Two years ago, 3B Dante Bichette Jr. was one of the top prospects in the Yankees’ system. They selected him with the 51st overall pick in the 2011 draft (the compensation pick for Javier Vazquez) and he hit .335/.440/.507 with 17 doubles and four homers in 54 games with the Rookie GCL Yankees after turning pro, a performance that earned him the league MVP award. The Yankees were widely panned for the pick but the early returns were great.
The last two seasons have not gone as well, however. Bichette, now 21, hit .248/.322/.331 with only three homers in 122 games for Low-A Charleston in 2012, then followed it up with a .214/.292/.331 batting line in 114 games for the River Dogs last year. Repeating a level and performing worse in the second year is as bad as it gets. Bichette dropped off prospect lists this spring and understandable so.
In a free article at Baseball Prospectus — all of their content is free today, by the way — the staff compiled some miscellaneous scouting notes from the Spring Training backfields. Here’s the write-up on Bichette, from Steffan Segui:
Bichette looks like he might be turning the corner this spring. While still rotational, everything in his swing has been simplified, and his good natural power hasn’t been depleted. His swing is now rock, identify pitch, and roll. Short and quick, don’t ask questions, just hit the ball. Previously, he was doing too much: It used to be huge rock, never identify pitch, enormous Javier Baez-type leg lift, front shoulder bails, hands drop and then roll. This new approach should definitely help Bichette and might allow him to recapture the prospect status he once had, assuming his issues with off-speed stuff stemmed from his swing rather than his approach. At third, he isn’t very good, his hands lack softness and he really doesn’t have any fluidity. He might make strides there at some point, but if not the arm is good enough for right field.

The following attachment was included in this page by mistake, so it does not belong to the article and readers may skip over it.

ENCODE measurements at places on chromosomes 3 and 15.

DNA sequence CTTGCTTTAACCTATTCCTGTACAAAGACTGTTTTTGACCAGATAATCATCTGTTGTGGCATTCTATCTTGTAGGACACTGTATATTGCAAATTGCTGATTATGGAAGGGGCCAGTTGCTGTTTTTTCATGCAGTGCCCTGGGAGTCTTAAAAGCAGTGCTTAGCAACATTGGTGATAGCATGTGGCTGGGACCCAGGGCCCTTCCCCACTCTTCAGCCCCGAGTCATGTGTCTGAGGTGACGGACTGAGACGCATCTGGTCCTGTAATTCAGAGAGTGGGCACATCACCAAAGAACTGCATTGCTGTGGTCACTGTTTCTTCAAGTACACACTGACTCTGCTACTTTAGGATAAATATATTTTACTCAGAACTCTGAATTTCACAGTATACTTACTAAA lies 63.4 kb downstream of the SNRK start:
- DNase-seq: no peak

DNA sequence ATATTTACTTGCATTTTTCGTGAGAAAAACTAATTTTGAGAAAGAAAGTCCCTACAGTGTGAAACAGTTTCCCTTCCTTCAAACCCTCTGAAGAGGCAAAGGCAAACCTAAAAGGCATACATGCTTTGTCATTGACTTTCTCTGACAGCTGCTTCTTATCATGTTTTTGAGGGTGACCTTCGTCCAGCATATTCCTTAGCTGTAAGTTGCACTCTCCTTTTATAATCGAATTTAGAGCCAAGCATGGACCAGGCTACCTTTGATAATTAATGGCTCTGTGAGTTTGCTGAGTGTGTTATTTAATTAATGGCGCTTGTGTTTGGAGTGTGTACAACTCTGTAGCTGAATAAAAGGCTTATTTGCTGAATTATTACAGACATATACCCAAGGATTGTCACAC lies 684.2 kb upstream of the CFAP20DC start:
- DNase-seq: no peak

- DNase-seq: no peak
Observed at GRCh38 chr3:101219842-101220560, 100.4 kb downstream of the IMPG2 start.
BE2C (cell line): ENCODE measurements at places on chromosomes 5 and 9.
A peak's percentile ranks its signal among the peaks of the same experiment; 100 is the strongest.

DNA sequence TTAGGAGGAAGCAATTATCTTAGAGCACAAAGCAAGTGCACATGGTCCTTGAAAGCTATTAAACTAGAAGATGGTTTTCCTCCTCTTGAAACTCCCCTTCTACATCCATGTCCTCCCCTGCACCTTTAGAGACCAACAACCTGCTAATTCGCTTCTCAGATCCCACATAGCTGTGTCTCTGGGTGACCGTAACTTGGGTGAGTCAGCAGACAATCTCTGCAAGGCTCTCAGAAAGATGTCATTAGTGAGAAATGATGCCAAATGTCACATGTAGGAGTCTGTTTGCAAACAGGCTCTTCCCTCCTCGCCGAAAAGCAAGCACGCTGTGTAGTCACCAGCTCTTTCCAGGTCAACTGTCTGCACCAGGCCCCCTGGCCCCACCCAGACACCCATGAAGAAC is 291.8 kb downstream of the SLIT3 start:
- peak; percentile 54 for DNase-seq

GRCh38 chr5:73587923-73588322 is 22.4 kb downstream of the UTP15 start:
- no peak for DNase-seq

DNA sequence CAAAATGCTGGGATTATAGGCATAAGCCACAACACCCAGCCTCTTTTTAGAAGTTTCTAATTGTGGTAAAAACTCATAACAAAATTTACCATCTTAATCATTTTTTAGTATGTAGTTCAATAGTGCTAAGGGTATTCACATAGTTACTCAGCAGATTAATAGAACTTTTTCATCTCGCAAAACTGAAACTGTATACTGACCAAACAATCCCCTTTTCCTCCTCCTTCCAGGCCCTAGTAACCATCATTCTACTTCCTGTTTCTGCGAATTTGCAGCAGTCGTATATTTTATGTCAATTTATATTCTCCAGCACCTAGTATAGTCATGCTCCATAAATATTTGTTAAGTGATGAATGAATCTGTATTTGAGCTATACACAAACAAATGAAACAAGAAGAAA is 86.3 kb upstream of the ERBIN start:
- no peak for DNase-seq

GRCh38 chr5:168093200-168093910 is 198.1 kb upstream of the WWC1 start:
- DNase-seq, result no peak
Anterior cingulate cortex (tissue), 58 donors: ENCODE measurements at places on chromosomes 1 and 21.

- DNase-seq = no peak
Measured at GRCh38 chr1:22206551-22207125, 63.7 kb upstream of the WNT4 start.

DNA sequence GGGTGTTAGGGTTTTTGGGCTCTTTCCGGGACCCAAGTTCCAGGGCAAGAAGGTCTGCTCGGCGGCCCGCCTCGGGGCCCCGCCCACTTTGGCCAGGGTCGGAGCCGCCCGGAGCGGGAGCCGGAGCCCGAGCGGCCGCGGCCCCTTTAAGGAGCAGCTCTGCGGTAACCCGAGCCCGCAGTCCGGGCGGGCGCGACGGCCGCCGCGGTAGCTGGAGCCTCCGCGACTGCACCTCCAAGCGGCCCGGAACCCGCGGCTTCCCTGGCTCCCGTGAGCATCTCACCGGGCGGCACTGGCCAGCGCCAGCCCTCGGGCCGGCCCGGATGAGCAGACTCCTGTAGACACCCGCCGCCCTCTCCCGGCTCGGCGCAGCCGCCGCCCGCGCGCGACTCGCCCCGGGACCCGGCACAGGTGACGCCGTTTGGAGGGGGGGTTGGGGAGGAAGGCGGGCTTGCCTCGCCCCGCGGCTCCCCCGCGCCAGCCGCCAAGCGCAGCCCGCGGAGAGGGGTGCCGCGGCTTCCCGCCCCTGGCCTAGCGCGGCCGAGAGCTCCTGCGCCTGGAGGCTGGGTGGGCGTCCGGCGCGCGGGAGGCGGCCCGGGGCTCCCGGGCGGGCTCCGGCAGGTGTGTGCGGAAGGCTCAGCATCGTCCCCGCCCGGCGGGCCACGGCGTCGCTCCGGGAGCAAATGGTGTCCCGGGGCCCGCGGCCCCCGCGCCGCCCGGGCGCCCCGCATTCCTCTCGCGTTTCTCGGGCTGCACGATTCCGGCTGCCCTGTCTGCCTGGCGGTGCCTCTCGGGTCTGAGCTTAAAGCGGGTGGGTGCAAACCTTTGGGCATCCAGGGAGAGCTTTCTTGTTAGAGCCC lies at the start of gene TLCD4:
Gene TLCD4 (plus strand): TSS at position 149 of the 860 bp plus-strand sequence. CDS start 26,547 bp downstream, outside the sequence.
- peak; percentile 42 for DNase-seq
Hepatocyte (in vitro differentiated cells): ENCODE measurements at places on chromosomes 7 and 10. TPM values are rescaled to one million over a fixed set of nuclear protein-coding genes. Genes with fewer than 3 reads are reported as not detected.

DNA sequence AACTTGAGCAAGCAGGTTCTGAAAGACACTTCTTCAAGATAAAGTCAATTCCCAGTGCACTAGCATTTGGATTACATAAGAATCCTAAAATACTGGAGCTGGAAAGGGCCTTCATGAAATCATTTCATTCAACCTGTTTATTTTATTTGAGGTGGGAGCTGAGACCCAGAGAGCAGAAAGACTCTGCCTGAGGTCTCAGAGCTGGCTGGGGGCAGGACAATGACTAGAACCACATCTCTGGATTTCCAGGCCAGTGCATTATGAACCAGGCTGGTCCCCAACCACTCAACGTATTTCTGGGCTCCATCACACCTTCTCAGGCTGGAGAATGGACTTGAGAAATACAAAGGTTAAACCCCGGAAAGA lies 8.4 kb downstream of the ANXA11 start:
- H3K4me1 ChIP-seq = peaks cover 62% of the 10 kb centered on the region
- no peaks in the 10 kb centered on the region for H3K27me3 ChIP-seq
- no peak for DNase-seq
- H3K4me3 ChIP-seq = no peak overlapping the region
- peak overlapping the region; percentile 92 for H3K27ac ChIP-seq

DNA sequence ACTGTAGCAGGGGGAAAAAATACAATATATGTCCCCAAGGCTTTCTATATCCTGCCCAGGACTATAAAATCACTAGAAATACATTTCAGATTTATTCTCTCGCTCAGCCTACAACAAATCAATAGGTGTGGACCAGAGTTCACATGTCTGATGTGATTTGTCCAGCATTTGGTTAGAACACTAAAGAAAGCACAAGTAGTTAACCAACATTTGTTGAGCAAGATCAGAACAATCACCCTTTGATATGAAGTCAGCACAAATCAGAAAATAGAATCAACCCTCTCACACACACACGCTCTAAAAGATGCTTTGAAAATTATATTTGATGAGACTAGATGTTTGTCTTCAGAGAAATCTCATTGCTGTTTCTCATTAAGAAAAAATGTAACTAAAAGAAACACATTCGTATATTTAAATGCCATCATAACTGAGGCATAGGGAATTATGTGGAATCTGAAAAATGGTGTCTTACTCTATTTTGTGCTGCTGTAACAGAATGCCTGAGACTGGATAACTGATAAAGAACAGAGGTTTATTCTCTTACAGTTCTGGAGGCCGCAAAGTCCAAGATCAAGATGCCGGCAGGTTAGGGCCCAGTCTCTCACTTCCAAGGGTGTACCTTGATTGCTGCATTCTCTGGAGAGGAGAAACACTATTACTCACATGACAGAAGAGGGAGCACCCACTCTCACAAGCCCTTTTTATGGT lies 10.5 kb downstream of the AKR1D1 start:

The knock on Bichette was always his complicated setup and hitch-y swing. The Yankees actually did a good job of quieting him soon after the draft in 2011, but it didn’t stick and Bichette has been his old self these last two years. Those numbers aren’t an accident.
A simplified swing and a new approach could help Bichette regain some prospect luster, but I want to see some improvement before I believe it. Baseball Prospectus has been bullish on Bichette over the years and so far he has yet to reward their faith. Maybe this is the start of him turning his career around. I hope it is. I don’t think Bichette has earned the benefit of the doubt though. Let’s see the new swing and approach produce some results first.
There’s also a write-up on Aaron Judge in the BP article, though there isn’t any new information in there.